As a startup, you may have given a lot of thought toward a marketing plan. As you dig deeper into marketing and communications, you hopefully have discovered one function that stands out when it comes to helping build the bottom line, spread awareness of a product or service, and reach a targeted group of customers.
Oh, and did we mention building brand credibility and authority? If it sounds too good to be true, it’s probably public relations (and it’s completely true!).
Public relations (PR) is a marketing all-star and can be a slam dunk for startups looking to maximize time and money to help achieve both its sales and marketing goals. Here, we break down some of the top ways PR can help startups:
PR can help generate new business leads due to its increased eyeballs on your business. When your company is published (e.g., quoted or a fully written article) in targeted media...
In today’s social media-heavy world, brand reputation is one the most valuable assets a business owns. One negative article about your brand from a major media publication or a negative interaction on social platforms can trigger a public relations crisis. This ruins your credibility and leaves your business in shambles. Even if it isn’t your fault, negative publicity leaves a lasting impact.
No company enjoys dealing with a PR crisis, but the good news is that negative news can be overcome. There are countless examples of brands and individuals that have recovered from a scandal and are now viewed in a positive light. PR disasters are one of the worst things to happen to brands, but they can be overcome.
So how do you deal with negative PR? In this post, we’ll go into the details of how to manage bad coverage and how to turn it into an opportunity to control the narrative.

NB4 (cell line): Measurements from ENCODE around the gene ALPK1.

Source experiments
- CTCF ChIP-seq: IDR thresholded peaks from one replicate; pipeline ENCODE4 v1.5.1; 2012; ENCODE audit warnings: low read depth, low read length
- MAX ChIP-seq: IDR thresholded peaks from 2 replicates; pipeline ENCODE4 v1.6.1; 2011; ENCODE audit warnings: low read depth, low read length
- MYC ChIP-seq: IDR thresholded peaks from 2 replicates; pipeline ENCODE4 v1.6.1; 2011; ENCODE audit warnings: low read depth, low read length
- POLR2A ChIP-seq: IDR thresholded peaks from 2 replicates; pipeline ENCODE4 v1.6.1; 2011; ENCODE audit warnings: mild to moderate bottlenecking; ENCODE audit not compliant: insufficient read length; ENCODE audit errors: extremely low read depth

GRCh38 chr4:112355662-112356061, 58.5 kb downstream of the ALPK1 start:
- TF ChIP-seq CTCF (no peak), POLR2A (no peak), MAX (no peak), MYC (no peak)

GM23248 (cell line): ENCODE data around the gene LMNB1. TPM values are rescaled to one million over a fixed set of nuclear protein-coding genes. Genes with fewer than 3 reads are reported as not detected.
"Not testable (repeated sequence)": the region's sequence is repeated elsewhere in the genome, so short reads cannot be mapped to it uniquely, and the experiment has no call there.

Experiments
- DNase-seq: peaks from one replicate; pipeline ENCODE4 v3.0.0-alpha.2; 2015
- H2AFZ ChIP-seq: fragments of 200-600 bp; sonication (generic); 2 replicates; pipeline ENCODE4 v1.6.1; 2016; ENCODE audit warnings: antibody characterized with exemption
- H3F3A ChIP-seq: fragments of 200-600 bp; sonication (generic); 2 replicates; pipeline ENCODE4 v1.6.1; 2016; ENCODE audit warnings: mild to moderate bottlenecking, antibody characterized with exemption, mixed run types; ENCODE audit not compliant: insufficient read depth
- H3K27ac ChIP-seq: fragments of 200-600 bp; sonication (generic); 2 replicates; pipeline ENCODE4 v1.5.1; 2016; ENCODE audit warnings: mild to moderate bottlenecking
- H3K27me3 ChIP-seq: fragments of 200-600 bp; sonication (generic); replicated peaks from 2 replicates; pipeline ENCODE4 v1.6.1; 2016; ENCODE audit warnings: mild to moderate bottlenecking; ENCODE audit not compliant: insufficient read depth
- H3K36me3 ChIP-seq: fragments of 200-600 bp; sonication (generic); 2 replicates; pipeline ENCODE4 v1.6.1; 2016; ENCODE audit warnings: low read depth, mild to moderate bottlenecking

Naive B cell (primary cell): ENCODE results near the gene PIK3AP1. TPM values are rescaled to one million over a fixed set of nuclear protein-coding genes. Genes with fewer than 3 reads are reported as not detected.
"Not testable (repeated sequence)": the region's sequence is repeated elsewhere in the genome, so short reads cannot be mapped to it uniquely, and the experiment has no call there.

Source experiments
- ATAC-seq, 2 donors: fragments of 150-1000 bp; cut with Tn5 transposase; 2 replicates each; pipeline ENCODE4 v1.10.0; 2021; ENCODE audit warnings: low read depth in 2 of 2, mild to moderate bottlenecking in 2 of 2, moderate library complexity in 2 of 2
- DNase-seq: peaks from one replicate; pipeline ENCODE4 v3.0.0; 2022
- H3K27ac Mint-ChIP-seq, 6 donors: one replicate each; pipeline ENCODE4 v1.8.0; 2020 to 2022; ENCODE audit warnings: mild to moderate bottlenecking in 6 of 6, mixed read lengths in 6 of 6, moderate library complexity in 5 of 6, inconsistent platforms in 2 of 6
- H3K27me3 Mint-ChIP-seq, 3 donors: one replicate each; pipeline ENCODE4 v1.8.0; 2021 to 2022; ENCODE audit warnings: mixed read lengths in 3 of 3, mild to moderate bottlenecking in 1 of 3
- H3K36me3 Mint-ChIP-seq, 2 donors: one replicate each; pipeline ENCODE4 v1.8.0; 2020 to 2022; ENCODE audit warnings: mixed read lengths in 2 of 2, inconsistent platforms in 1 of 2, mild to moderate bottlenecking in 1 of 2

How many times have you sat at your desk ready to write about something you know a TON about, but still don't know where to begin or what to write?
As a subject matter expert writing contributed content, it’s not always easy to come up with a fresh spin on what you are close to and know so well. And who wants to waste their time typing, retyping, and backspacing, over and over?
Remember, the whole point of writing contributed content is to share valuable information that establishes your authority and credibility, offers solutions to people’s problems and pain points, and supports an overall positive association with whatever you’re promoting. Easier said than done, right?
As you aim to meet these objectives, you may need some prompts to get the juices flowing. As you consider the questions and ideas below to help get things moving, be sure to keep your computer, a favorite note-taking app like Evernote, or even a pen and paper handy to jot down your ideas...
Oftentimes, companies have public relations roles reporting into the CMO. Why? Perhaps the hire is junior so it doesn’t make sense to report to the CEO, or maybe the company doesn’t understand the key differences between PR and Marketing so assumes it falls within the same business unit. The reasons for reporting into a CMO can vary, but the truth is that both the company and PR professional are best set up for success when there is a direct line of communication to the CEO, whether that is by structure or access.
As a seasoned veteran of the PR industry, I've worked with PR professionals that have either reported into the CEO or CMO. From this experience, I can tell you precisely what works really well and what doesn’t.
That said, wherever your PR function sits within your business structure, it’s imperative that they have, at a minimum, a dotted line and access to the top and here’s why:
Oftentimes, these two closely related marketing terms are used interchangeably. But the truth is, there is a stark difference between Public Relations (PR) and Communications. When making a hire for your business, it is important to differentiate and understand how both are impactful, yet serve different purposes for your business’s needs.
Here’s the breakdown.
Think of Communications as the overarching umbrella that covers all different types of Communications functions, such as: events, sponsorships, social media, content, and yes, PR. Communications also sets the strategic messaging for your business—the themes, messaging strands, and most salient points you want your audience to know about your business, product, or service.
So when you say you need to hire someone for Communications (i.e., Director of Communications, VP Communications), you could very well be speaking about any of those important tools. It’s somebody...